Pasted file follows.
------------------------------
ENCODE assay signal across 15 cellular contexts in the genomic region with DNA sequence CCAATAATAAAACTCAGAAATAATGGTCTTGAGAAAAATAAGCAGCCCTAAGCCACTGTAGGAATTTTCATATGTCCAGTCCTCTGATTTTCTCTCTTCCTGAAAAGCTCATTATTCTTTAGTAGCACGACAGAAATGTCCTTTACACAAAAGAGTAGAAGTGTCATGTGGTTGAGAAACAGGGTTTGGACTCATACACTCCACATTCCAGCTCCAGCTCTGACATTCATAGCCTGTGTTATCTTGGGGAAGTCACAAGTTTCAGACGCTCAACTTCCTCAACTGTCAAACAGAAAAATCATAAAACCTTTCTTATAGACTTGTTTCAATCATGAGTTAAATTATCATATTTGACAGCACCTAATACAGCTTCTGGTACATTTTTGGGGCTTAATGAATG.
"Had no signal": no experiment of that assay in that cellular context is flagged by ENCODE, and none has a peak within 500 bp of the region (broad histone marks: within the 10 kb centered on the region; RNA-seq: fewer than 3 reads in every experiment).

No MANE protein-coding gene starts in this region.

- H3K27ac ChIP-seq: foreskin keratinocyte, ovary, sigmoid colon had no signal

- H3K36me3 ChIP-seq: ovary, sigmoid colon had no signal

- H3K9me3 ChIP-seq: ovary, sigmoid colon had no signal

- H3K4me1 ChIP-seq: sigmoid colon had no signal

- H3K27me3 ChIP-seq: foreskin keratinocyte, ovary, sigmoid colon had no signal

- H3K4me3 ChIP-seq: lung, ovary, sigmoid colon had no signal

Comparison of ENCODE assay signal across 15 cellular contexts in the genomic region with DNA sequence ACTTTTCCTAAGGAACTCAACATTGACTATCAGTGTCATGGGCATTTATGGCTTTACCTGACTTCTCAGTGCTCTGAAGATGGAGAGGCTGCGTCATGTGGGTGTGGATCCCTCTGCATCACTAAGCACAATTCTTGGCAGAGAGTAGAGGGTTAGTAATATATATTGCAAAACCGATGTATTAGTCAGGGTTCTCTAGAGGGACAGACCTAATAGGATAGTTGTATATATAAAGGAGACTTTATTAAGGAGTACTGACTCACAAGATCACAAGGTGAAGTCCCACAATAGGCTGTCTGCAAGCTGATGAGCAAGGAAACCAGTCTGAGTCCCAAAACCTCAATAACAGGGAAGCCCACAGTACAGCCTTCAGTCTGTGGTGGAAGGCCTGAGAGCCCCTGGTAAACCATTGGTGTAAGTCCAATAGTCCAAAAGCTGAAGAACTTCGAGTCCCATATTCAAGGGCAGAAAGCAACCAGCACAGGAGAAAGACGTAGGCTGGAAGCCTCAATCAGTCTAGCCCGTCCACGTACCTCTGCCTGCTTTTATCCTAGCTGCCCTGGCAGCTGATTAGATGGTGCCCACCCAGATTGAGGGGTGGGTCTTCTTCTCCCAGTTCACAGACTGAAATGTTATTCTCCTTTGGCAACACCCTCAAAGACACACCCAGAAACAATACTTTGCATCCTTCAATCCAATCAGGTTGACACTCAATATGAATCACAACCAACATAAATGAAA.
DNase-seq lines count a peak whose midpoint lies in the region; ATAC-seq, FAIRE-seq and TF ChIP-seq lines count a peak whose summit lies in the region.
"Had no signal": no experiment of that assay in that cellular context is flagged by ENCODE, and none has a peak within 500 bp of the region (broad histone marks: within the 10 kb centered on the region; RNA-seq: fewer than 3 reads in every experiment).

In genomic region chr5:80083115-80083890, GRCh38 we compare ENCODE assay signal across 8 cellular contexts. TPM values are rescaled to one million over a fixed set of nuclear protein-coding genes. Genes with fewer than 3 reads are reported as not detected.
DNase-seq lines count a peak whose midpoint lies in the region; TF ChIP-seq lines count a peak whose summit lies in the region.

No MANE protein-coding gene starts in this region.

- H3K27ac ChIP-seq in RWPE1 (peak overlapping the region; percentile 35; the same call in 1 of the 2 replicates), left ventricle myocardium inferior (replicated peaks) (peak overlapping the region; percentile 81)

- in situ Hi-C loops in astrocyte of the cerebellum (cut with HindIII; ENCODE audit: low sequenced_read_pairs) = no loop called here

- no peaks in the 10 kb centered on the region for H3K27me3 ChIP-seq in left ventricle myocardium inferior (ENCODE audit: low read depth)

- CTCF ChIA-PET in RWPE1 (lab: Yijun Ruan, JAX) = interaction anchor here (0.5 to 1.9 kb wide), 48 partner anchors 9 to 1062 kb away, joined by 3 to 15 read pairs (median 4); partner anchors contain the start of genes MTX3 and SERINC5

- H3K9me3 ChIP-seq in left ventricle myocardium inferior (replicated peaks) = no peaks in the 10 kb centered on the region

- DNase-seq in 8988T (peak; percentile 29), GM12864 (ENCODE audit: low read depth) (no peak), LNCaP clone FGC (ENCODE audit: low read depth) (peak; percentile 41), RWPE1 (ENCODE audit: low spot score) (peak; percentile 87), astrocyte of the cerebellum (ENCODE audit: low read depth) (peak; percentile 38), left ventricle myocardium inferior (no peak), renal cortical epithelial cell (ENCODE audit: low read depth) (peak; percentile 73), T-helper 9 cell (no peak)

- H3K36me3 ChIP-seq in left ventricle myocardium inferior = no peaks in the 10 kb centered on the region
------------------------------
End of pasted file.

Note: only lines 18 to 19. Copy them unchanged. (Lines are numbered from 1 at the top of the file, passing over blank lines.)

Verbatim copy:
- no peaks in the 10 kb centered on the region for H3K27me3 ChIP-seq in left ventricle myocardium inferior (ENCODE audit: low read depth)

- CTCF ChIA-PET in RWPE1 (lab: Yijun Ruan, JAX) = interaction anchor here (0.5 to 1.9 kb wide), 48 partner anchors 9 to 1062 kb away, joined by 3 to 15 read pairs (median 4); partner anchors contain the start of genes MTX3 and SERINC5